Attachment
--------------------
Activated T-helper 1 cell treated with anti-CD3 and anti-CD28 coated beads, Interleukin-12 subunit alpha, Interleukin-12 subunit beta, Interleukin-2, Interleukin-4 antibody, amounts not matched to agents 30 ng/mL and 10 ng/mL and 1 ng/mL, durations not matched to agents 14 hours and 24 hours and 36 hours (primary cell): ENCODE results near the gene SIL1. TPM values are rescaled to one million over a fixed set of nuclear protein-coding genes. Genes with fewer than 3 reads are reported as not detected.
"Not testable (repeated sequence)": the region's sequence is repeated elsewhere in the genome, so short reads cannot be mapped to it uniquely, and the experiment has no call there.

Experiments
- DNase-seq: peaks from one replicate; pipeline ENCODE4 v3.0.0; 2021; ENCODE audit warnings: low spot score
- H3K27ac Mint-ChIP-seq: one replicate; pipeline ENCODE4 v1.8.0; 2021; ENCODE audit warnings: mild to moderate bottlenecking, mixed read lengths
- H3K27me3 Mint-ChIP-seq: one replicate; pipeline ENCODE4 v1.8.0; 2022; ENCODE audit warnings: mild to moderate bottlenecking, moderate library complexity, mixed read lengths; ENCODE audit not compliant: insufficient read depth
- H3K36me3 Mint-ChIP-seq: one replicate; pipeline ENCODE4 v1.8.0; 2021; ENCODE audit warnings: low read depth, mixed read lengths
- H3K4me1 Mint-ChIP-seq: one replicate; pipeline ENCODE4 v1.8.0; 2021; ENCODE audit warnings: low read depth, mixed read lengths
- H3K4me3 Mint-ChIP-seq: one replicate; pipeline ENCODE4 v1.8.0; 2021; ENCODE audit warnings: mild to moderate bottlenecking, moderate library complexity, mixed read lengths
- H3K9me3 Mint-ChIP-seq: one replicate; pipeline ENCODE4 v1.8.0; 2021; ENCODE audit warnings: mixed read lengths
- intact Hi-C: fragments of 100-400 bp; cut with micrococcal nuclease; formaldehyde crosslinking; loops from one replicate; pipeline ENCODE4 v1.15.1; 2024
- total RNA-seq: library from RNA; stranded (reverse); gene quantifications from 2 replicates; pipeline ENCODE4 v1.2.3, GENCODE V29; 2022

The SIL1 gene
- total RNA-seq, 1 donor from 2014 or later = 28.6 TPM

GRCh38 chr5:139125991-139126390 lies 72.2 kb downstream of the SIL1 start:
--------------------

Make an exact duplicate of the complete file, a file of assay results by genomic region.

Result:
Activated T-helper 1 cell treated with anti-CD3 and anti-CD28 coated beads, Interleukin-12 subunit alpha, Interleukin-12 subunit beta, Interleukin-2, Interleukin-4 antibody, amounts not matched to agents 30 ng/mL and 10 ng/mL and 1 ng/mL, durations not matched to agents 14 hours and 24 hours and 36 hours (primary cell): ENCODE results near the gene SIL1. TPM values are rescaled to one million over a fixed set of nuclear protein-coding genes. Genes with fewer than 3 reads are reported as not detected.
"Not testable (repeated sequence)": the region's sequence is repeated elsewhere in the genome, so short reads cannot be mapped to it uniquely, and the experiment has no call there.

Experiments
- DNase-seq: peaks from one replicate; pipeline ENCODE4 v3.0.0; 2021; ENCODE audit warnings: low spot score
- H3K27ac Mint-ChIP-seq: one replicate; pipeline ENCODE4 v1.8.0; 2021; ENCODE audit warnings: mild to moderate bottlenecking, mixed read lengths
- H3K27me3 Mint-ChIP-seq: one replicate; pipeline ENCODE4 v1.8.0; 2022; ENCODE audit warnings: mild to moderate bottlenecking, moderate library complexity, mixed read lengths; ENCODE audit not compliant: insufficient read depth
- H3K36me3 Mint-ChIP-seq: one replicate; pipeline ENCODE4 v1.8.0; 2021; ENCODE audit warnings: low read depth, mixed read lengths
- H3K4me1 Mint-ChIP-seq: one replicate; pipeline ENCODE4 v1.8.0; 2021; ENCODE audit warnings: low read depth, mixed read lengths
- H3K4me3 Mint-ChIP-seq: one replicate; pipeline ENCODE4 v1.8.0; 2021; ENCODE audit warnings: mild to moderate bottlenecking, moderate library complexity, mixed read lengths
- H3K9me3 Mint-ChIP-seq: one replicate; pipeline ENCODE4 v1.8.0; 2021; ENCODE audit warnings: mixed read lengths
- intact Hi-C: fragments of 100-400 bp; cut with micrococcal nuclease; formaldehyde crosslinking; loops from one replicate; pipeline ENCODE4 v1.15.1; 2024
- total RNA-seq: library from RNA; stranded (reverse); gene quantifications from 2 replicates; pipeline ENCODE4 v1.2.3, GENCODE V29; 2022

The SIL1 gene
- total RNA-seq, 1 donor from 2014 or later = 28.6 TPM

GRCh38 chr5:139125991-139126390 lies 72.2 kb downstream of the SIL1 start: